Seven Unexpected Reasons for Giving Blood

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We all know we can literally save lives by donating blood. But what are the other benefits?

1. Rule Out Nasty Viruses

Upon giving blood, your donation is tested for some nasty viruses such as cytomegalovirus, West Nile virus, T-cruzi, malaria, human T-lymphotropic virus, hepatitis E, hepatitis C, hepatitis B, syphilis, and HIV. If any of these are discovered in your blood then you will be informed as soon as possible. If not, a needy patient will make good use of your donation.

2. Help Blood Flow

Results published in Clinical Hemorheology and Microcirculation (1998) show blood donation reduces systolic and diastolic blood viscosity values from their baselines by 21% and 32%. “If blood has a high viscosity, or resistance to flow, it will flow like molasses,” says Dr Phillip DeChristopher, M.D., Ph.D., director of the Loyola Health System blood bank.

3. Balancing Iron Levels

Many of us have too much iron in our blood. When you give blood, you can reduce your iron content by a quarter. Don’t worry, your body will replace what it needs from your diet. What if your iron levels are in fact too low? No worries — they check your haemoglobin level is adequate before taking blood.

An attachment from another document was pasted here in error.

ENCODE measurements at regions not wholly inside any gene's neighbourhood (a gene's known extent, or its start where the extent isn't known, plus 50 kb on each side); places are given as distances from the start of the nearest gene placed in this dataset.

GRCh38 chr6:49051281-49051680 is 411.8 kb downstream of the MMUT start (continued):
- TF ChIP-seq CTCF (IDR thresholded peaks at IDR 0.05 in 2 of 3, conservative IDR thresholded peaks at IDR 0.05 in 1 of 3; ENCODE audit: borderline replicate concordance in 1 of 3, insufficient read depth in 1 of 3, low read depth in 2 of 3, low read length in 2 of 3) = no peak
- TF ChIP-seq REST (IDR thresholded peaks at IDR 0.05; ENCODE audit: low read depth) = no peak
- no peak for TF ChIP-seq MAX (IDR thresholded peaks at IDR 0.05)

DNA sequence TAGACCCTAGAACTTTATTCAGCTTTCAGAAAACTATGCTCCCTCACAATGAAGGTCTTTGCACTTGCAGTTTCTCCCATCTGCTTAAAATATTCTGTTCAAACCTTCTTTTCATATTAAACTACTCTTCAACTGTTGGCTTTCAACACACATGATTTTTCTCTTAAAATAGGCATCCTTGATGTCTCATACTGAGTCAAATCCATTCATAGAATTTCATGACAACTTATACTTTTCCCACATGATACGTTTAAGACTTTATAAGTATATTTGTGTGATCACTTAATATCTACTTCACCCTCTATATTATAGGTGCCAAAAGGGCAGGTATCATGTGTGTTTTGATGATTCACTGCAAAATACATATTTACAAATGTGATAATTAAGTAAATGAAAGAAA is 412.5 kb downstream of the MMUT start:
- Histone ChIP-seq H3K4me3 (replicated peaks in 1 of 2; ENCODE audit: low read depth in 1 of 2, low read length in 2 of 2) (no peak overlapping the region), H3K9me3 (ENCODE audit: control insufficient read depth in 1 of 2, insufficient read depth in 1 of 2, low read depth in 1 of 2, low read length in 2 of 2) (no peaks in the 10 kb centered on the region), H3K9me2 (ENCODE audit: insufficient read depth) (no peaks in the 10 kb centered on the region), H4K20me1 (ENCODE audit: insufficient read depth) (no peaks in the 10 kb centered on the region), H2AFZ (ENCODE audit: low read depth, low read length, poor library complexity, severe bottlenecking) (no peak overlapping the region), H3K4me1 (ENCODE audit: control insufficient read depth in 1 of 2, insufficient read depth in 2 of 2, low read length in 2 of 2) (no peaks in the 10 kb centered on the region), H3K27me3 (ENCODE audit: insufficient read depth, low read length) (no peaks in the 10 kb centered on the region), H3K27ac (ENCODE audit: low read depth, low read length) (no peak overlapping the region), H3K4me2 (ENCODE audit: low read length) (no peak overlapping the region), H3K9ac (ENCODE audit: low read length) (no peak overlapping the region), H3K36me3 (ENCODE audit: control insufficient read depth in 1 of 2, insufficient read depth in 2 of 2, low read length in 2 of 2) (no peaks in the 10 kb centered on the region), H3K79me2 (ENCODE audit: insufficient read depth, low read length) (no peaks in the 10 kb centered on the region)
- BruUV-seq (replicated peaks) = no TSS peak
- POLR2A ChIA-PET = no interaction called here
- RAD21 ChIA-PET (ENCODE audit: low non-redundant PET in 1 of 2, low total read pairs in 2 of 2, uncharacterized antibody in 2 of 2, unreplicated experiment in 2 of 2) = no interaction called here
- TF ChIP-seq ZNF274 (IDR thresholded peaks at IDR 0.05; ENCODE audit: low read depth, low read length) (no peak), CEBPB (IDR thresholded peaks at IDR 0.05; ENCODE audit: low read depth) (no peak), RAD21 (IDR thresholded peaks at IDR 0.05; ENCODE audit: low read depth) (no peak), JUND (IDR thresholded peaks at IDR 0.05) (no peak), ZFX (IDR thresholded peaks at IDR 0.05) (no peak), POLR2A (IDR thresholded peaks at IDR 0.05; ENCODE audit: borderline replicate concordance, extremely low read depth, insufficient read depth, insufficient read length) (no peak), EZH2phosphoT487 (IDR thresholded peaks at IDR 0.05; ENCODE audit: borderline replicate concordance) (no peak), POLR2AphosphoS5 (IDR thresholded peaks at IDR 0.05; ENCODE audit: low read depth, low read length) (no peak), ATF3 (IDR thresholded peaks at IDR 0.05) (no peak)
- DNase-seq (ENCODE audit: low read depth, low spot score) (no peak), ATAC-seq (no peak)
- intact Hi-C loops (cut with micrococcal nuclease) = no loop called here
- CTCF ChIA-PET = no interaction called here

4. Haemoglobin Check

If you have too little iron (anemia) or too much (haemochromatosis) then a blood test will flag this up before they take any blood from you. In fact, if you have haemochromatosis then the main treatment is phlebotomy (removing some of your blood). Either way, going for a blood test will be good for you.

5. Mini Physical

Getting five minutes with a nurse can be very valuable. Not only do they examine blood pressure, pulse, temperature, and haemoglobin, but they are also trained to spot a whole host of common health problems. If you’ve seen a medical professional for a while, they might be able to offer you some advice (for any health problems you should book an appointment with your GP).

6. ‘Tis the Season to be Bleeding

Yes, people give less blood over the holidays. No, people don’t stop needing blood over Christmas. If ever you are going to give blood, now is the time. “We tend to see blood stocks dip from mid-December to early January,” says Mike Stredder, director of Blood Donation.

7. Self-reflection over a Free Snack

Usually snacks and refreshments are available after giving blood. Comfortable seating is also provided, where you will be asked to wait for ten minutes before leaving. While you relax with a cup of tea and a biscuit, you’ll find the perfect opportunity to reflect on the gift you’ve just given to your fellow human beings.

Are you convinced? Click here to give the gift of life this Christmas.

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